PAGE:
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“Bite-Size Bits of Local, National, and Global History”

Miles City in Custer County, Montana — The American West (Mountains)
 

Photography

1900 - 1920

 
 
Photography Marker image. Click for full size.
By Barry Swackhamer, September 11, 2020
1. Photography Marker
Captions: (top row, left to right) Evelyn Cameron wearing a divided skirt astride Dazzle above Yellowstone River.; Rosie Roesler on sulky plow, 1912. She wears a large hat and drives a five horse team. (Evelyn Cameron); May, Myrtle and Mabel Buckley, renowned horsewomen from Terry, Montana. 1907 (Evelyn Cameron); Horse Power. (L.A, Huffman); (center row, left to right) Evelyn Cameron and Janet Williams in hay wagon. (Evelyn Cameron); Women and man in badlands, 1905. (Evelyn Cameron); (bottom row, left to right) Sweeney Kids. (Evelyn Cameron); Grading for the Milwaukee Railroad, Terry, Montana. (Evelyn Cameron).
Inscription.  
In 1889 Evelyn Cameron (1886-1928) and husband, Ewen came from England and a privileged life to settle on various ranches near Terry, Montana. Evelyn documented life in eastern Montana both in her diaries and in her photographs. She photographed wild animals in their natural habitat and took photos of the landscape "of curious rock formations". Cameron photographed XIT cowboys roping and branding on the open range, the immigrants who laid track for the railroad which led to the influx of homesteaders. The newcomers hired her to photograph them at work and at play. An adept horsewoman, Cameron traveled miles on horseback packing her photographic equipment to photograph her subjects.

L.A. Huffman (1854-1931) arrived at Fort Keogh, Montana Territory in 1879 to work as the post photographer. He documented the close of the Indian campaigns following Custer's defeat and photographed the demise of the last great herds of American bison. Like Cameron, he photographed the impact of the building of the railroads. Cameron and Huffman both left a visual legacy in their photographs, capturing the relationship between the people,
Photography Marker image. Click for full size.
By Barry Swackhamer, September 11, 2020
2. Photography Marker
the animals and the landscape of eastern Montana as the country entered the 20th Century.
 
Topics. This historical marker is listed in these topic lists: Arts, Letters, MusicNative AmericansWomen.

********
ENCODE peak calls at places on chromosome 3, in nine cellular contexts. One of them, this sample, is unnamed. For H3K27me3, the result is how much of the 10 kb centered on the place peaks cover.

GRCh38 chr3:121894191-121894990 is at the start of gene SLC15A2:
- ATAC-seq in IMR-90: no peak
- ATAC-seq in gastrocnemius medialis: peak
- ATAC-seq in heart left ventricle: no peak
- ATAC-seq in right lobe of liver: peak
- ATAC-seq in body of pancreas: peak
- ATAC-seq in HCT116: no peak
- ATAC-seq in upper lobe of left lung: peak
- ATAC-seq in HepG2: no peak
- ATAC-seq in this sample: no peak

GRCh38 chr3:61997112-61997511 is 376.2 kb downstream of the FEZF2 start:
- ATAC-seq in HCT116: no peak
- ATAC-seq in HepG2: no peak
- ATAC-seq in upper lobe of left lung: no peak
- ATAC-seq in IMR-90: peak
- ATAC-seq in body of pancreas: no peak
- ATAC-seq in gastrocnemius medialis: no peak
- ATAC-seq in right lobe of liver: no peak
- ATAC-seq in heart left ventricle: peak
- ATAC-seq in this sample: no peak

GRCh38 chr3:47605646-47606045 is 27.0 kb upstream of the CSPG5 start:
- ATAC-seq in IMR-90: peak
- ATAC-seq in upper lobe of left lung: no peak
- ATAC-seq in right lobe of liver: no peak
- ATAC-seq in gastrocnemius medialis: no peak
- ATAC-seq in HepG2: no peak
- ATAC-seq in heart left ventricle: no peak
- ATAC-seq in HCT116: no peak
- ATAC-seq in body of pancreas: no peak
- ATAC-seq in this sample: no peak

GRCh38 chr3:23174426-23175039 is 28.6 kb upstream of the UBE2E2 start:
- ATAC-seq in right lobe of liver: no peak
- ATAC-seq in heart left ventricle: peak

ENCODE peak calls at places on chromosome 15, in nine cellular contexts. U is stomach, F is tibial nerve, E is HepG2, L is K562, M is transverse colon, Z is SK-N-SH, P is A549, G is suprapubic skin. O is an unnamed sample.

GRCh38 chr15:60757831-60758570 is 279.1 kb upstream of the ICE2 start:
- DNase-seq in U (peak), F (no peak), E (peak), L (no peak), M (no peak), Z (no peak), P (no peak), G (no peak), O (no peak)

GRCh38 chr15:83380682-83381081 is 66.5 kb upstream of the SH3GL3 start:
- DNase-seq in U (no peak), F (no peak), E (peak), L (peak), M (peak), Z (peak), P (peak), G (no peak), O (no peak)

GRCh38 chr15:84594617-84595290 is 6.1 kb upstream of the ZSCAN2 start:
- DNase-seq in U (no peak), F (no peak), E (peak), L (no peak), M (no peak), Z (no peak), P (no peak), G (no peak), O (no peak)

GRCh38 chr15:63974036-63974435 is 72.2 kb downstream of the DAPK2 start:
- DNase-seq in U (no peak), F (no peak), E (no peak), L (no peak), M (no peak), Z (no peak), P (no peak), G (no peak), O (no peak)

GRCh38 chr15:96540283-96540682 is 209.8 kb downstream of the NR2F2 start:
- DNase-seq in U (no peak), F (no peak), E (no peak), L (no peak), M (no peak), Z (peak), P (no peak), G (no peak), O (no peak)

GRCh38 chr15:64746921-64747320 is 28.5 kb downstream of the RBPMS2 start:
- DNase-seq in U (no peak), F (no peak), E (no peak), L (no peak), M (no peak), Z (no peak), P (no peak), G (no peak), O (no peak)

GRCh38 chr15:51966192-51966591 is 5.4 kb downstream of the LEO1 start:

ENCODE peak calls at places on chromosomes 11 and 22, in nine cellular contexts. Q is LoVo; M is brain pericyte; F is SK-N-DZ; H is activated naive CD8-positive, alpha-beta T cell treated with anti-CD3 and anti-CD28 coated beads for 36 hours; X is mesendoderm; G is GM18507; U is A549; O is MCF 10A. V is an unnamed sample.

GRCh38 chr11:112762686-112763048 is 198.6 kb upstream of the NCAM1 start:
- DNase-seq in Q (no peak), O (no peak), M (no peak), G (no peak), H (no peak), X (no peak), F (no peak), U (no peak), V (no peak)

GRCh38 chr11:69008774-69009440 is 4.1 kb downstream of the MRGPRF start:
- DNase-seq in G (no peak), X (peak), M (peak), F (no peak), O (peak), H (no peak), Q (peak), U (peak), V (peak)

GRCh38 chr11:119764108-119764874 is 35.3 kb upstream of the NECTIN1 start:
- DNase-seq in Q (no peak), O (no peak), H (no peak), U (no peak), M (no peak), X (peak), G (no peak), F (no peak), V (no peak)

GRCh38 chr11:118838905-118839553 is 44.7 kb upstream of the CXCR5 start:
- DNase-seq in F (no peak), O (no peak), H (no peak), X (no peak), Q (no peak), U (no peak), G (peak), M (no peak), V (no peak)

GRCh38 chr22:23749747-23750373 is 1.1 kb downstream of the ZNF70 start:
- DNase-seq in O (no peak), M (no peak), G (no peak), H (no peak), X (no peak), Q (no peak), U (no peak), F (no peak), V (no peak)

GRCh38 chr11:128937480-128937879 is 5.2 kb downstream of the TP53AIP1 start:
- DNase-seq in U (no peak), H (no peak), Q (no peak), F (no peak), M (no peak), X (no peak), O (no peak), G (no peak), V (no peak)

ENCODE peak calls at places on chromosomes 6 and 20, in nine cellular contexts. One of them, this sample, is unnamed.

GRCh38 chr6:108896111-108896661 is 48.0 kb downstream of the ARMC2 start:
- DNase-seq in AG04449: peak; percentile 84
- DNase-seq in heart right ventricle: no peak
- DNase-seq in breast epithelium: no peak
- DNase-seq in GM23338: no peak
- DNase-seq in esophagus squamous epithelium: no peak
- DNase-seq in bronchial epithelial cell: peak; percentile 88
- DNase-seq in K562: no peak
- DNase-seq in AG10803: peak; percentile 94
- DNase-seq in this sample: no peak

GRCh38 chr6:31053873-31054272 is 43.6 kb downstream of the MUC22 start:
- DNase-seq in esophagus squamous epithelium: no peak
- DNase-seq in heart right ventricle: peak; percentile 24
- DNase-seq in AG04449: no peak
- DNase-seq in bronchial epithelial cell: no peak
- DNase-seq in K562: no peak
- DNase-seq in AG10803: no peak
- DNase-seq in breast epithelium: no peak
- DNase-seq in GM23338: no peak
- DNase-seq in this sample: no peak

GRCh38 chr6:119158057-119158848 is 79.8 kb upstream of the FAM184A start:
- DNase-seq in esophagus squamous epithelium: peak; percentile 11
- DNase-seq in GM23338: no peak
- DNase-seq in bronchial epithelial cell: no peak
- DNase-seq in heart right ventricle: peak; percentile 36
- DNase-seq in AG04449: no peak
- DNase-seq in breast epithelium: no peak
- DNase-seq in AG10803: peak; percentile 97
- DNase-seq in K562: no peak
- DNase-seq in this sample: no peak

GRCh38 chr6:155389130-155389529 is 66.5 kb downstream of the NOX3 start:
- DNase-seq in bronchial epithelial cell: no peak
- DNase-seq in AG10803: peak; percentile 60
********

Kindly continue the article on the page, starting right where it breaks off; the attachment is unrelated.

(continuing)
Location. 46° 24.304′ N, 105° 51.136′ W. Marker is in Miles City, Montana, in Custer County. Marker is on Main Street near South 5th Street, on the right when traveling east. This marker is located in Riverside Park. Touch for map. Marker is in this post office area: Miles City MT 59301, United States of America. Touch for directions.
 
Other nearby markers. At least 8 other markers are within walking distance of this marker. The Chappel Brothers Corporation (here, next to this marker); The Horse Nation and Native People (here, next to this marker); Early Horse History (a few steps from this marker); Riverside Park Steamboats (within shouting distance of this marker); The Olive Hotel (about 400 feet away, measured in a direct line); Dr. Redd's Brick Building (about 400 feet away); Commercial Block (about 400 feet away); Miles City Main Street Historic District (about 700 feet away). Touch for a list and map of all markers in Miles City.
 
Also see . . .
1. Lady Evelyn Cameron -- Montana Woman Magazine. When Evelyn and Ewen found themselves in Terry, Montana in the 1880s, they thought they would build their fortune by training polo horses to export back to England. However, the
Evelyn Cameron image. Click for full size.
By Evelyn Cameron Heritage. Terry, MT.
3. Evelyn Cameron
harsh reality of life on the prairie soon made Evelyn aware of her upbringing did her no favors in this new place. She depended heavily on the female neighbors around her to teach her to become a ranch wife, bonding and developing a community that would later serve her photography work.
(Submitted on January 2, 2021, by Barry Swackhamer of Brentwood, California.) 

2. L.A. Huffman -- L.A. Huffman.com. He took many of his most important photos in the early 1880's. He did so with relatively crude equipment and technology, yet produced images of a quality that could not be bettered today. He photographed the West as it was - the unvarnished truth, not romanticized versions as depicted by novelists, artists and Hollywood. Huffman left an unmatched visual record of early Montana. The importance and appreciation of his artistic legacy will increase with each passing generation. (Submitted on January 2, 2021, by Barry Swackhamer of Brentwood, California.) 
 
Additional keywords. photographer
 
Laton Alton Huffman, right image. Click for full size.
By Icollector.com
4. Laton Alton Huffman, right
 
 
Credits. This page was last revised on January 2, 2021. It was originally submitted on January 2, 2021, by Barry Swackhamer of Brentwood, California. This page has been viewed 31 times since then. Photos:   1, 2, 3, 4. submitted on January 2, 2021, by Barry Swackhamer of Brentwood, California.
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Feb. 25, 2021